4. Stand for truth/righteousness

Interestingly enough, not only does Jesus not condemn her, but he commands her to not sin anymore. Widely forgotten or passed over by many using the story to push for acceptance of homosexuals, this half of the verse speaks volumes toward a God who is both compassionate and righteous. He loves us for who we are, but desires to see us changed. He invites us to come as we are, but to leave transformed. The Bible teaches us that in Christ, we are new creations and that as such, we should not conform our thinking to the way the world thinks.[8] Jesus espoused just that when he tells the adulterous woman to stop sinning.


Narrative is such a powerful way to mold the way we think and shape how we respond to various situations. This passage is a great narrative and example from our Lord Jesus Christ to show us how we can relate to our homosexual friends and neighbors. He shows that we can both take a stand for compassion and for truth.

*This post series should really be posted in my other blog, but since I started it here, I will continue it for the benefit of those readers linked to this blog.  **The post on practical steps of how one can take a stand for compassion and truth will follow this. I believe that viewing Christ’s example first would be powerful for many of us.

[1] It should be noted that this passage is not in the earliest manuscripts. According to renown scholar on John, Leon Morris, “The textual evidence makes it impossible to hold that this section is an authentic part of the Gospel (of John)” but that also “we can feel that the story is true to the character of Jesus. Throughout the history of the church it has been held that, whoever wrote it, this little story is authentic. (Morris, Leon 2011; Kindle)”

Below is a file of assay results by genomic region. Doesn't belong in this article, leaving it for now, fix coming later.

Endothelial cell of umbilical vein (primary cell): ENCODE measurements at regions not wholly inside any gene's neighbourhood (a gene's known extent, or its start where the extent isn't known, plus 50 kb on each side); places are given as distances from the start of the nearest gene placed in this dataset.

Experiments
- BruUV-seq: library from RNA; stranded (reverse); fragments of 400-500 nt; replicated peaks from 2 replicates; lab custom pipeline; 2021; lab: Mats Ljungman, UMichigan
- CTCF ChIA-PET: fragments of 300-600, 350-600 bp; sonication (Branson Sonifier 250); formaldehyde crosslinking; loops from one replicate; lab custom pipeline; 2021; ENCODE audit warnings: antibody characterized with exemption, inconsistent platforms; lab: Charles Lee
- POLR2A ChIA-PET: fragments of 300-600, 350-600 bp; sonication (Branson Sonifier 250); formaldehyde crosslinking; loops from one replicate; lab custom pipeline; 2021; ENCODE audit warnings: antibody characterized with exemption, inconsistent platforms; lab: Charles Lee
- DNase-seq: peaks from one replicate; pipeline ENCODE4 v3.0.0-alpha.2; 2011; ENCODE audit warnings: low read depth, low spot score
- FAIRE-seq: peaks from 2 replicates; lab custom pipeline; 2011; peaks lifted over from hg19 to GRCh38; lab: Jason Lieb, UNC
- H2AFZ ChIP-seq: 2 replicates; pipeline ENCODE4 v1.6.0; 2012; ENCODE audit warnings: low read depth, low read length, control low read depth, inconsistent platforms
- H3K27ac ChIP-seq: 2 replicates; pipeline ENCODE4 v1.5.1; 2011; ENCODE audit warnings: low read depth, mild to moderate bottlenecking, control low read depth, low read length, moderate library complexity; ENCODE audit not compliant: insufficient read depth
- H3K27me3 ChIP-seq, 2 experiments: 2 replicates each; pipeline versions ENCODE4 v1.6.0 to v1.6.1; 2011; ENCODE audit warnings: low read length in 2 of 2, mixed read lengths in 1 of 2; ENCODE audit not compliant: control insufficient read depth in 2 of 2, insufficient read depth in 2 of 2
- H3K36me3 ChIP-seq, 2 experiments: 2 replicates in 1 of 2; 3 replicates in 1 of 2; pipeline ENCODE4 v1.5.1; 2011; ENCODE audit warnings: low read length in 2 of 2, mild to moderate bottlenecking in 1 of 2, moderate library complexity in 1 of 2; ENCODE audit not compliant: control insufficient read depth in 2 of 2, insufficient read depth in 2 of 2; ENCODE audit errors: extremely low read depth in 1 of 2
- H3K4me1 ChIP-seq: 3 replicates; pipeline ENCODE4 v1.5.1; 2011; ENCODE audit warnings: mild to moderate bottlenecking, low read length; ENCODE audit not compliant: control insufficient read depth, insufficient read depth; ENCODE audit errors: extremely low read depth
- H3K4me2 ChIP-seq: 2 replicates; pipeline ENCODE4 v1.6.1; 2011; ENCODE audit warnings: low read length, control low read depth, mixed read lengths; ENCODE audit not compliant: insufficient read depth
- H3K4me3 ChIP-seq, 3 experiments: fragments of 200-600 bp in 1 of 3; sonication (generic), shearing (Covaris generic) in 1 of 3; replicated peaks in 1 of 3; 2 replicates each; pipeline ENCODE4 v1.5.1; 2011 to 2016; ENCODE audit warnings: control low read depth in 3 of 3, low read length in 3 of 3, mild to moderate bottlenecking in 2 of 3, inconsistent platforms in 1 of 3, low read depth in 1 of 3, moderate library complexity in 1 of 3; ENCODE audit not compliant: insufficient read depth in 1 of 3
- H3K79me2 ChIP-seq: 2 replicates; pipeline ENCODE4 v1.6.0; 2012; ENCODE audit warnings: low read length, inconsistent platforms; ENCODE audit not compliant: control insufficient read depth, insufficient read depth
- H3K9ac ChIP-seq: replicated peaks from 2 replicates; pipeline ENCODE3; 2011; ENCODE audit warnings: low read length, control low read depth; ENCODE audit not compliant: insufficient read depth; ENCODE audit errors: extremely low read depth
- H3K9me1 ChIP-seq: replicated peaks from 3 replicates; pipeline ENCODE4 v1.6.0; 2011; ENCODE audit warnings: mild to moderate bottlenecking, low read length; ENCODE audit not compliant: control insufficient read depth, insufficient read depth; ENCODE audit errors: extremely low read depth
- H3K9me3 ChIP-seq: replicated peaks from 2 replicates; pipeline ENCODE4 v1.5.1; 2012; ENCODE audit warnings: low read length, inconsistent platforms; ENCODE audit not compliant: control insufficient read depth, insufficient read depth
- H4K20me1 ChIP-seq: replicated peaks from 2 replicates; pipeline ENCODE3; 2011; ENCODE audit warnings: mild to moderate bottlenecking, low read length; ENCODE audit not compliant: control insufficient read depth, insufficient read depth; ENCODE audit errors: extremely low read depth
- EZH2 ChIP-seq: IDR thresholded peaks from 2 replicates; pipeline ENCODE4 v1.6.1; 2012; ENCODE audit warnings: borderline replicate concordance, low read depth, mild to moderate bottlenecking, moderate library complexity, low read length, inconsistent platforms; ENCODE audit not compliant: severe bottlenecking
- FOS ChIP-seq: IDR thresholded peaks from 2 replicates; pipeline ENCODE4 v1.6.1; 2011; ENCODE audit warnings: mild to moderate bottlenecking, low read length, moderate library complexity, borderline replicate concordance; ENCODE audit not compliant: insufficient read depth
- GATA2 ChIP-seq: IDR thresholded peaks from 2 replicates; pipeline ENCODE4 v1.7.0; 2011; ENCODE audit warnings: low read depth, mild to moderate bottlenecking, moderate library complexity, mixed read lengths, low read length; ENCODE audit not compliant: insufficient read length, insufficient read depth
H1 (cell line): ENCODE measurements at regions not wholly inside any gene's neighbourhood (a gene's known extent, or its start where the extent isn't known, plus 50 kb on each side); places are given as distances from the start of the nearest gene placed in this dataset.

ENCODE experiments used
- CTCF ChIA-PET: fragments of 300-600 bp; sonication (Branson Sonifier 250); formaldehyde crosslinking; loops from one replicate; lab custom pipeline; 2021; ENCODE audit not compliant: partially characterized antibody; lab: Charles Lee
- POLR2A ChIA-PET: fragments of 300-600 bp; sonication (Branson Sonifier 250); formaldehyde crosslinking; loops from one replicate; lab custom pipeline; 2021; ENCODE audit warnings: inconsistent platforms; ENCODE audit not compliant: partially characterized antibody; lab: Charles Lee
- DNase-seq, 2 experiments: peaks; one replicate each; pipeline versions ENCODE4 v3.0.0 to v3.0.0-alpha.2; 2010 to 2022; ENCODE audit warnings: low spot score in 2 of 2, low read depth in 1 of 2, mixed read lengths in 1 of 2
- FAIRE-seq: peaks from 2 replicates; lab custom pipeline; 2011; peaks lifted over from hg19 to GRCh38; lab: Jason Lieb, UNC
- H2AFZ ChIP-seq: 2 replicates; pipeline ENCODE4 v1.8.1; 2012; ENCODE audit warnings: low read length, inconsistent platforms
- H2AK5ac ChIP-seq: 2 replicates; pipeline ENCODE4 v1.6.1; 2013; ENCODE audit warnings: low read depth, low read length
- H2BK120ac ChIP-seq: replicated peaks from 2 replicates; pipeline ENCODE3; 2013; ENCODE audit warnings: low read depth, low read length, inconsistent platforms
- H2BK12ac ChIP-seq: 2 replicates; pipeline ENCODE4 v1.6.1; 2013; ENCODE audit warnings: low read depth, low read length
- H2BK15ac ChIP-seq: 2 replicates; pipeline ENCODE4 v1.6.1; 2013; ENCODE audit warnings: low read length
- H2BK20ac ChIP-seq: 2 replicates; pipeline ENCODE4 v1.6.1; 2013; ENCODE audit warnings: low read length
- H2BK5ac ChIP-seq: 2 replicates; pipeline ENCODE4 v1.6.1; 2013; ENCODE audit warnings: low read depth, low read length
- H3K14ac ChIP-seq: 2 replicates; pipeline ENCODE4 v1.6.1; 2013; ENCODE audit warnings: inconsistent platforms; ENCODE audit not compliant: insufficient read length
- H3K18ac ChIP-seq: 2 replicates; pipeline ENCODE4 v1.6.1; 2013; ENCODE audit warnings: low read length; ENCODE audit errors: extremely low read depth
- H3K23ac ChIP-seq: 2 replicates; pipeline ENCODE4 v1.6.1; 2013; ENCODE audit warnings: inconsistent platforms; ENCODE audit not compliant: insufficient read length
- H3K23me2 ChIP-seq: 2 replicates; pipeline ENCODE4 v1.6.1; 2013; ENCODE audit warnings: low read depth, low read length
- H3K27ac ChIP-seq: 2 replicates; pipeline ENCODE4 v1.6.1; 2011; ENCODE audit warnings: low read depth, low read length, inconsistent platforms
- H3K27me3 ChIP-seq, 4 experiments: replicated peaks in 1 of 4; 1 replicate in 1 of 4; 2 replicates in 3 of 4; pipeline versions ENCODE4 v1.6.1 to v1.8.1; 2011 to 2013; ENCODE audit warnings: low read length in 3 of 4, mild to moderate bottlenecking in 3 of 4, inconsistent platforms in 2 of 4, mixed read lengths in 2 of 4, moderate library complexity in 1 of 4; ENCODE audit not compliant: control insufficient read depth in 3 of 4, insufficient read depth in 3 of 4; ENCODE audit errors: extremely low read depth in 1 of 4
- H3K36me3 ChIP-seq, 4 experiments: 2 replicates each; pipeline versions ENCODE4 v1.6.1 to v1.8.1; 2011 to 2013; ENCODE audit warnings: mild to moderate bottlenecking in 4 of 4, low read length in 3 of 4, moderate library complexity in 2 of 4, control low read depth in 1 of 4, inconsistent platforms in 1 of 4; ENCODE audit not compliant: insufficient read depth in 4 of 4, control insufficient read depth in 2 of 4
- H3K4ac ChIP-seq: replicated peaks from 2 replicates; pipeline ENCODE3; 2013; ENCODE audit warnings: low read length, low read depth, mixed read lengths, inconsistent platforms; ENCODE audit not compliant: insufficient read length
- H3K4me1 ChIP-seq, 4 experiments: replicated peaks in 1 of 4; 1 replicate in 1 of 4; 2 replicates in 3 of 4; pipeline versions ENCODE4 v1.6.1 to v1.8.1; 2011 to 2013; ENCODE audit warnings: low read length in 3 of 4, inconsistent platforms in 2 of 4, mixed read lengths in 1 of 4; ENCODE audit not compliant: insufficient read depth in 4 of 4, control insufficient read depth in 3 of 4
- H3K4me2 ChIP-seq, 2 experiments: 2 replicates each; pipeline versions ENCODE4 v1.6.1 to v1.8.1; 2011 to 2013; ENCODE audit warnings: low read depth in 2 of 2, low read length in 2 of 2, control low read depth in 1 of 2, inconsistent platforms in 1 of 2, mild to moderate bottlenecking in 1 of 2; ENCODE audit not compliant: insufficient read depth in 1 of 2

[2] Gen 19:4-5; Lev 18:22, 20:13; Matt 15:19-20; Romans 1:26-27; 1 Cor 6:9-10; 1 Tim 1:9-10.
[3] Mt 7:1-5 Jesus tells us in vs 1 that we are not to judge. He also teaches us that we should take the log out of our own eye before we can notice the speck in our brother’s eye.
[4] Luke 11:39-44; 20:45-47
[5] Jn 16:8-11; There is a difference between confronting a fellow believer with their sin, showing them God’s law, and exhorting them to repent…and trying to put them down or taking joy in showing them how sinful they are or acting superior “for their benefit”
[6] Isa 45:19
[7] We should not judge others (in the sense of looking morally down upon others and feeling spiritually superior), but we can judge others (in the sense of showing how one compares to the laws God has given and whether we break them or not). This will be further explored in another post.
[8] 2 Cor 5:17, Rom 12:1-2

One thought on “Homosexuality: Doing what Jesus would do pt2

  1. Larry Epps says:

    I loved your truthful yet compassionate response to such a sensitive and hotly debated topic. Offering acceptance and love does not mean that we have to agree with everything that someone says. I appreciate your courage to discuss homosexuality with a clear Christian perspective.